Loteria

By Mario Alberto Zambrano
Published on July 2nd 2013
Published by Harper
Source: ARC from publisher
A young girl tells the story of her family's tragic demise using a deck of cards of the eponymous Mexican game in this spellbinding debut novel that marks the arrival of a powerhouse new talent.

With her older sister Estrella in the ICU and her father in jail, eleven-year-old Luz Castillo has been taken into the custody of the state. Alone in her room, the young girl retreats behind a wall of silence, writing in her journal and shuffling through a deck of Lotería cards-a Mexican version of bingo featuring bright, colorful images.

Neither the social worker assigned to her case nor her Aunt Tencha, who desperately pleads for her niece's release, can cajole Luz to speak. The young girl's only confidant is her journal. Within its pages, Luz addresses an invisible higher power, sharing her secrets.

Using the Lotería cards as her muse, Luz picks one card from the deck with each shuffle. Each of the cards' colorful images- mermaids, bottles, spiders, death, and stars-sparks a random memory. Pieced together, these snapshots bring into focus the joy and pain of the young girl's life, and the events that led to her present situation. But just as the story becomes clear, a breathtaking twist changes everything.

A surprising, spellbinding tale richly imaginative and atmospheric, Lotería is an exquisite debut novel from an outstanding new voice in fiction.
Loteria is a stunning debut novel from author Mario Alberto Zambrano.  The chapters, each centered around a loteria card that Luz has drawn from the deck, are very short, with some only lasting for a few pages.  The quick pace of the chapters helps keep you sucked into the book; I read about half of it in one sitting without even realizing it.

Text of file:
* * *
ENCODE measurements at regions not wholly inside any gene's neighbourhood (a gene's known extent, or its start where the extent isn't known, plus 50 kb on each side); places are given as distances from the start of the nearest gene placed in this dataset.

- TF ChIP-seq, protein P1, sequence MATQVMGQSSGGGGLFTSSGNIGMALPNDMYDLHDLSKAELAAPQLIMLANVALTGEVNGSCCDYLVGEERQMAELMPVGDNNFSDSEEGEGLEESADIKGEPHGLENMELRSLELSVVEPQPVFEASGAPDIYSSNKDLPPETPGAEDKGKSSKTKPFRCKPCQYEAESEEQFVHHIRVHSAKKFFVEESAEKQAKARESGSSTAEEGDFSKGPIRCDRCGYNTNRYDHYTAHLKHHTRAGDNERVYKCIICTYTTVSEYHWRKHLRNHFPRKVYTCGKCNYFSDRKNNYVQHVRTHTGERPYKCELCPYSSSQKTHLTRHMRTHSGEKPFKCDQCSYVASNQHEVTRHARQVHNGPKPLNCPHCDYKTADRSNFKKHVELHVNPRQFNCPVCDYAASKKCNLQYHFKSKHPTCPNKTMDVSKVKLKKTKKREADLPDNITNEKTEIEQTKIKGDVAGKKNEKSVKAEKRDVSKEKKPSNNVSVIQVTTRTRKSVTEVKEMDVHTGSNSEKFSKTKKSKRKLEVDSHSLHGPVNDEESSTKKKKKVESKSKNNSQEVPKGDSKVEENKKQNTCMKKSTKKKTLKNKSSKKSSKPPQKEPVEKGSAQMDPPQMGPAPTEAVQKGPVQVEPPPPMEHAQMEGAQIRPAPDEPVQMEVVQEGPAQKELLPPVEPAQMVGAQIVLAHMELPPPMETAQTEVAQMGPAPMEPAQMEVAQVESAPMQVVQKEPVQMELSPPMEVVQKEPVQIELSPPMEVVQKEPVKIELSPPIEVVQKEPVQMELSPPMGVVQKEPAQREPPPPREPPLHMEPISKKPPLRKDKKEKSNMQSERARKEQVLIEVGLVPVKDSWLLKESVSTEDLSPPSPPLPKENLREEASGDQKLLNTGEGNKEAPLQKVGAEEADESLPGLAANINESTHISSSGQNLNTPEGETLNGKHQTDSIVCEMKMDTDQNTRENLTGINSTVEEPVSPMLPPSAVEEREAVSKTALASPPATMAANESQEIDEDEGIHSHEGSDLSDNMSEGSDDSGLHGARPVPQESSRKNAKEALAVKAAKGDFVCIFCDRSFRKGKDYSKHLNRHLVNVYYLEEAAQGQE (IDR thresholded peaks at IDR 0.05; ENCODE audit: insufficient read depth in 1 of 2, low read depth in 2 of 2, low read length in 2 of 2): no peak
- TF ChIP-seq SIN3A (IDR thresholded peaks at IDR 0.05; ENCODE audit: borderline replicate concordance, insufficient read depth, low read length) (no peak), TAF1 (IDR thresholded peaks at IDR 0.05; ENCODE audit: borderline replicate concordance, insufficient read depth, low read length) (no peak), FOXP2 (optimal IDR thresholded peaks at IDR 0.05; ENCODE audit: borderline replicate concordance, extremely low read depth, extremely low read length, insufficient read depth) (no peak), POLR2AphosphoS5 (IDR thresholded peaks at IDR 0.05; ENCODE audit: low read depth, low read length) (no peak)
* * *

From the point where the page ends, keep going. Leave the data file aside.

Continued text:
Over the course of the book, Luz tells the reader about her family and upbringing.  Her social worker and aunt are both desperate to get her to talk about the circumstances that resulted in her sister's injury and her father being put in jail, but Luz refuses to talk.  The only way she'll express herself is through writing in her journal.  The stories all seem like anecdotes at first until the threads between arguments and relatives and situations start to get connected.  Very slowly, she reveals deeper details that show a family haunted by abuse, a family that makes Luz internally try to find ways to justify the shouting and the hitting and the drinking.  It can be an uncomfortable read at times because you, the reader, know that what's happening in the Castillo family is not okay, and that Luz is unfairly and unjustly blamed for at least one incident of abuse that some of the story hinges around.

Luz has a voice that is wise beyond her eleven years, and sometimes it was very easy to forget that she's such a young child. I found myself wondering how she gained this very mature voice for writing: is she well read? is she picking up on what other people say around her?  is she exceptionally brilliant? is it just an authorial choice?  I don't know if there's an answer, but it can be disorienting to remember that it's an elementary-school-aged child telling this sometimes very dark story.

The physical book itself is also gorgeous, if the ARC I have is any indication.  The cover is a much sturdier, textured paper than you usually see on books in general and ARCs specifically, and maybe this is an "I read too many books" thing, but I really enjoyed the feel of something a little different than the norm.  Each chapter is also introduced with a drawing of the loteria card that Luz is using for inspiration in her writing, Aside from being something interesting to look at, it also is helpful for non-Spanish speakers to connect with the card and to help identify the theme or message that is in the chapter.

A lot of reviewers have commented on the fact that there are a lot of untranslated Spanish phrases in the book.  They're right, there are, so you may want to have Google Translate handy if that bothers you.  That said, I really appreciated that the little flourishes of language were left in.  This is Luz's language and culture, and changing any of that would have felt like it was erasing part of her, to me.

The ending of the story is left kind of open, so you may be frustrated if you want a concrete end to Luz's story.  This book deals with a lot of mature themes, including abuse (physical, emotional, and sexual) and alcoholism, divorce, and has a lot of cursing (in two languages).  It's a sober read with some lighthearted moments and is probably best for more mature readers.

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